ESPN announced Friday that it was suspending Grantland, the sports and pop-culture vanity website started by Bill Simmons in 2011.
After the news got out, Simmons took to Twitter to bash ESPN’s decision.
I loved everyone I worked with at G and loved what we built. Watching good/kind/talented people get treated so callously = simply appalling.
— Bill Simmons (@BillSimmons) October 30, 2015
In shutting down Grantland, ESPN cited the need to “direct our time and energy going forward to projects that we believe will have a broader and more significant impact across our enterprise.”
ESPN has said Grantland writers will have their contracts honored, and that its intent is to hire many of the former employees to write for other ESPN platforms. An ESPN source confirmed this to Business Insider, noting that much of the long-form content that defined Grantland will continue on ESPN.com.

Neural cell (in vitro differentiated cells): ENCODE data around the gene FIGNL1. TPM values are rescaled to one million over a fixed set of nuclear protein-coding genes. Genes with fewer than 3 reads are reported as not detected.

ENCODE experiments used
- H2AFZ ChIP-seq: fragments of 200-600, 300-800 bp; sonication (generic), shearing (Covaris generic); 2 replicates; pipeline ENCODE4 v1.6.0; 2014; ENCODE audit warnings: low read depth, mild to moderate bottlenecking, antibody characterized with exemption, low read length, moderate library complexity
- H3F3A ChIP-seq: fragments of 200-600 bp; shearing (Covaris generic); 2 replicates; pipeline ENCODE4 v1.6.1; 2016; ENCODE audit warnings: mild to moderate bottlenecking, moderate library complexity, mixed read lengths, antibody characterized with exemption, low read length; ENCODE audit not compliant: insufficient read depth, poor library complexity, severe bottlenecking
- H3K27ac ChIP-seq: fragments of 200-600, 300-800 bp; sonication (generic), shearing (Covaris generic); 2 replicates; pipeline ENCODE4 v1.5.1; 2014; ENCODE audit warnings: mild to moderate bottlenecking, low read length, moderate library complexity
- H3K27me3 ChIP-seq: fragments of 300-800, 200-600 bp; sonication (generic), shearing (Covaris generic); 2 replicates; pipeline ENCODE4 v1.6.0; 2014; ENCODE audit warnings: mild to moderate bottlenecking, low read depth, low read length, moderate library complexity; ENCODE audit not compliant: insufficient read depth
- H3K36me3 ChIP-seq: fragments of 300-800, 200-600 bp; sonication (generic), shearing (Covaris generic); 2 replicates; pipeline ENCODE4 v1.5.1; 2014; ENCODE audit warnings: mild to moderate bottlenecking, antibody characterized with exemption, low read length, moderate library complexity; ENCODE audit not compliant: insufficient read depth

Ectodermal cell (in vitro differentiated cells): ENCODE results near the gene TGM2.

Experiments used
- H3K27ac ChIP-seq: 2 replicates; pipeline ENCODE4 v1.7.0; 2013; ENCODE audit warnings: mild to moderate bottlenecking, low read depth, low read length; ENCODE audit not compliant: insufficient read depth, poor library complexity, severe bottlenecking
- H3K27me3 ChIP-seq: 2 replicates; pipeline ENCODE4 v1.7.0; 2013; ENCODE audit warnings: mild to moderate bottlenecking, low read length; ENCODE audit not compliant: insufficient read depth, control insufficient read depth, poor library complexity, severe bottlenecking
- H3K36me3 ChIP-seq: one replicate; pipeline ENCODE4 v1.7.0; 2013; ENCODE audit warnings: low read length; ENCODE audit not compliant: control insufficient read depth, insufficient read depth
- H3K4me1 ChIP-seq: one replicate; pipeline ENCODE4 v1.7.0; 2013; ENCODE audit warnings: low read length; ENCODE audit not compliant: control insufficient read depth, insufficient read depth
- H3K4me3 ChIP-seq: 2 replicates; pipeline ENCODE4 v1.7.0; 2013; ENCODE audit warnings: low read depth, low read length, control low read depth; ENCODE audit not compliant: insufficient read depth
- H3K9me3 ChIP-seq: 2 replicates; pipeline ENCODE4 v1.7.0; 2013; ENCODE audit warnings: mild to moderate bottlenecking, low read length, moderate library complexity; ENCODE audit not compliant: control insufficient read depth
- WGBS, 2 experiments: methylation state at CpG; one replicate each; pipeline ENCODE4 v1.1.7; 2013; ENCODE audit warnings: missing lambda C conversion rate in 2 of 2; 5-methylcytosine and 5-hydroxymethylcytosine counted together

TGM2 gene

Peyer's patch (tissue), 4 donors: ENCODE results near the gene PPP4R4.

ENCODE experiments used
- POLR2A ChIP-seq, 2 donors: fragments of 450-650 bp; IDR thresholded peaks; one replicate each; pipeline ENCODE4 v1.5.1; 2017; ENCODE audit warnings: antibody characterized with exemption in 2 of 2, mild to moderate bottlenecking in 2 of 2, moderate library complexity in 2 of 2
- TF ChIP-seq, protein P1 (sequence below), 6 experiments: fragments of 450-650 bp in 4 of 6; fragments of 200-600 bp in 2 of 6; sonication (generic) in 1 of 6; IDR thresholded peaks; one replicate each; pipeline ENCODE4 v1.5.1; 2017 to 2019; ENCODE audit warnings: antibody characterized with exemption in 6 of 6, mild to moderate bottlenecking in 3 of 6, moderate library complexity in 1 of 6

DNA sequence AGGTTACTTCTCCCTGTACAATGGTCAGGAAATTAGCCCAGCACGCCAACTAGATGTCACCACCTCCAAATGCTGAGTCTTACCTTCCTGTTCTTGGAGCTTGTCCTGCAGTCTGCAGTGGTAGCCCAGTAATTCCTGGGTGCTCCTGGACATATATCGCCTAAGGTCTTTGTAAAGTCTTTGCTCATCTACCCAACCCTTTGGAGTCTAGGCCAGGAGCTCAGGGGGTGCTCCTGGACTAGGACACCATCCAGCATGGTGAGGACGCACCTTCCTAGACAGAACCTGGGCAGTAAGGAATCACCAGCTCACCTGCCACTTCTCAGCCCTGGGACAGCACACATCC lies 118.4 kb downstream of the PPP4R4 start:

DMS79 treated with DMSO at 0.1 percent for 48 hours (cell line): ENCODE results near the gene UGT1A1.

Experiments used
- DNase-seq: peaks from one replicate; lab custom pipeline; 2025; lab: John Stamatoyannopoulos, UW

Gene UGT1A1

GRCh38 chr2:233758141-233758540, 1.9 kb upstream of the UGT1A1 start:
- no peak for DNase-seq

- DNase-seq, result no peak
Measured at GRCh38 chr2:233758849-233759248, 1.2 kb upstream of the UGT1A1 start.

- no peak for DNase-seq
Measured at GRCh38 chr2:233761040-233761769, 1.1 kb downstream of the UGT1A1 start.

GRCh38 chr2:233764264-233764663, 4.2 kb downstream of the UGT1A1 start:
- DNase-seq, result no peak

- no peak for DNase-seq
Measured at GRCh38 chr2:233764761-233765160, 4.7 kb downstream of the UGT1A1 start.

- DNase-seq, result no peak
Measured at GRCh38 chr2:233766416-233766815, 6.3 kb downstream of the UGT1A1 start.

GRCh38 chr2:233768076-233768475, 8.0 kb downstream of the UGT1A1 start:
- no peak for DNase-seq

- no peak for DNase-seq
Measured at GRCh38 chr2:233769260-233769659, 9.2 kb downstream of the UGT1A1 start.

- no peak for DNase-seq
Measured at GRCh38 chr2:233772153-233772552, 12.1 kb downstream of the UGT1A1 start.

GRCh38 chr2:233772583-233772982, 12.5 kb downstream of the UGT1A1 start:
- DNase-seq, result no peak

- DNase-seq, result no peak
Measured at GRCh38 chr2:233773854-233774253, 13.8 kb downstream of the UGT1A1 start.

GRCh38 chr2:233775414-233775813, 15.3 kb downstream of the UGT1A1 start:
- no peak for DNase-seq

Simmons left ESPN in May when it decided to not renew his contract and took him off all platforms for the final five months of his contract. He is now at HBO, where he has launched a new podcast and is working on a new show that will air in 2016.
In the months following Simmons’ departure, numerous reports have suggested uncertainty over the future of the site because Simmons brought in the vast majority of traffic.
jesus, Grantland had *half* the traffic of Deadspin pic.twitter.com/Aj9MBbU2FN
— uɐɯssnS ʇʇɐW (@suss2hyphens) October 30, 2015
The Big Lead reported that some Grantland staff members may pivot to The Undefeated, a new ESPN venture focused on the intersection of race and sports. An ESPN source also told Business Insider that the network is still committed to The Undefeated and FiveThirtyEight.com, Nate Silver’s website that ESPN owns.